I think I’ll always remember the day I had to stop running.
It was six days after Stefan left on his mission, on an early morning run with my friends, when from one step to the next, my leg buckled underneath me. Dragging myself to a lawn on the side of the road, I lay on my back staring at the stars. My friends had to keep running down the road– they had kids to wake up, lunches to prepare, carpools to drive… Somehow I got home. I don’t remember if the pain subsided enough for me to limp or if Erik picked me up, but I didn’t run again for two years.
Maybe it’s hard to explain the joy of running to those who don’t love it? For me, running was the first physical activity where I excelled. I’m hopeless with any kind of dance or games involving balls and/or eye-hand coordination. I’m a good skier (snow and water) and gutsy (cliff jumping and such) but those aren’t everyday activities.
I fell in love with running at 18 when my sister ran the mile and a half in her eighth grade gym class. She had such a fast time, the P.E. teachers looked at her non-athletic build and accused her of cheating. So, she ran it again and broke the school record. Soon, they had her working out with the high school team and she recruited me to run with her over the summer. I’d just graduated from high school and had no interest in an activity I associated with P.E. class. I told her, “I’ll go on a walk with you.”
My darling 14 year old sister responded, “Walking is for elephants. We’re gazelles.” And so we ran and ran and ran. And I fell in love with my sister. The running was secondary.
We almost missed each other. I almost went off to college without ever getting to know Ruth. And that scares me. I owe running many debts.
Shelah and her fifth baby– Rose
Even then, we didn’t look like gazelles– but we were fast. My sister and I have genetic code that really, really wants us to reach 300 lbs. And we’ve always been running from that. Fear gets me out of bed in the morning: walking when I can’t run, rowing when I can’t walk, weight training and Whole30 eating and I still get lectures from my doctor about my BMI.
Enough about that.
I missed running. I missed my friends. My neighborhood hosts several different walking groups which I joined and still love, but walking just doesn’t produce the legs-burning-lungs-heaving-soaking-wet-ponytail-runners-high. There’s also a raw honesty among runners. When you’re sweaty and running in the dark, dealing with runny noses and angry digestive systems you leave all pretensions behind. When people talk about exercise as therapy, it’s no joke. I’ve met a few walking friends who equal that honesty, but only a very few.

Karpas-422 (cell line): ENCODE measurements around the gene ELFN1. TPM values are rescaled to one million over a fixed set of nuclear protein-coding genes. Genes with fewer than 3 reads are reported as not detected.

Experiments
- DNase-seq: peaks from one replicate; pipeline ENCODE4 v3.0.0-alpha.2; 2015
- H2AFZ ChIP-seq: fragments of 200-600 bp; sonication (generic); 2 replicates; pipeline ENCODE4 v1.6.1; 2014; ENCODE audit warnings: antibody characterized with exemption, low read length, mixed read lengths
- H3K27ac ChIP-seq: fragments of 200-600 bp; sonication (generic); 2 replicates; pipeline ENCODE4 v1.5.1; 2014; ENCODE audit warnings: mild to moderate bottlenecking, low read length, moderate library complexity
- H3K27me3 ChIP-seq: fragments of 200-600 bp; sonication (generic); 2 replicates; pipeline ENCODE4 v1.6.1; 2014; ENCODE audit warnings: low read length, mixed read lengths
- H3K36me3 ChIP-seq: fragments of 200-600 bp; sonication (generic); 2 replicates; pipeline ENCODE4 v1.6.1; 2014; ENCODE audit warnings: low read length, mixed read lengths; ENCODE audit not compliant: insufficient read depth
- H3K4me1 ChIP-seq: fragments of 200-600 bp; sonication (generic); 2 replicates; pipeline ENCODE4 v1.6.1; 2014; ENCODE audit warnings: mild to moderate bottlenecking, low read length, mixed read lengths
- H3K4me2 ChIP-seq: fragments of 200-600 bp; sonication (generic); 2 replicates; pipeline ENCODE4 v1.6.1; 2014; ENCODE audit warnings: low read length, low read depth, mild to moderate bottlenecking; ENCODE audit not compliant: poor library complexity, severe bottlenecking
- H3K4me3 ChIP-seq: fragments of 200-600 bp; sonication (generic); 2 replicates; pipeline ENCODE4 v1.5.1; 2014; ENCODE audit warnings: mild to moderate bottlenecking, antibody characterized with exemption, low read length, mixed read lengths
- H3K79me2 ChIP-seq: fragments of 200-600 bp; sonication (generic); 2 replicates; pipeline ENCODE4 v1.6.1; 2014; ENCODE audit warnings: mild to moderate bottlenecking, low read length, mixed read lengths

One day, Shelah, one of my long-time running partners texted me saying, “I miss you. Let’s find a time to walk.”
That sounds pretty simple. But I think I may have shed tears when she sent that text. Shelah’s
one of the busiest person I know: a top-notch runner, mother of six, teacher, writer, editor, Primary President, etc. I couldn’t believe she’d slow down for me.
So we walked. We set a time, met twice a week and Shelah slowed herself to my pace. Sometimes with her two youngest in the jogging stroller, often with her dog. Shelah never made me feel lame or slow or embarrassed. Before Shelah met me to walk, she’d already run 6-14 miles each day. Not kidding. More on that in a bit.
Although I’d been told my back was so bad I should never run again, another doctor (the one who worries about my BMI) told me I’d healed enough to get back out there, “Just a couple miles at first, only every other day…”
So we started running part of our route. A mile the first time, two the next week, then back to zero. Shelah never complained, always saying, “I’m just happy to be out here with you.”
And I don’t know why. Poor Shelah hears all my complaints, my whining, she knows every detail of every family drama and still she puts up with me.
After a few months we were running the entire 6 mile route with only occasional walking breaks on the hills. One day, the walking breaks just disappeared. Shelah single-handedly rehabilitated me back into a runner.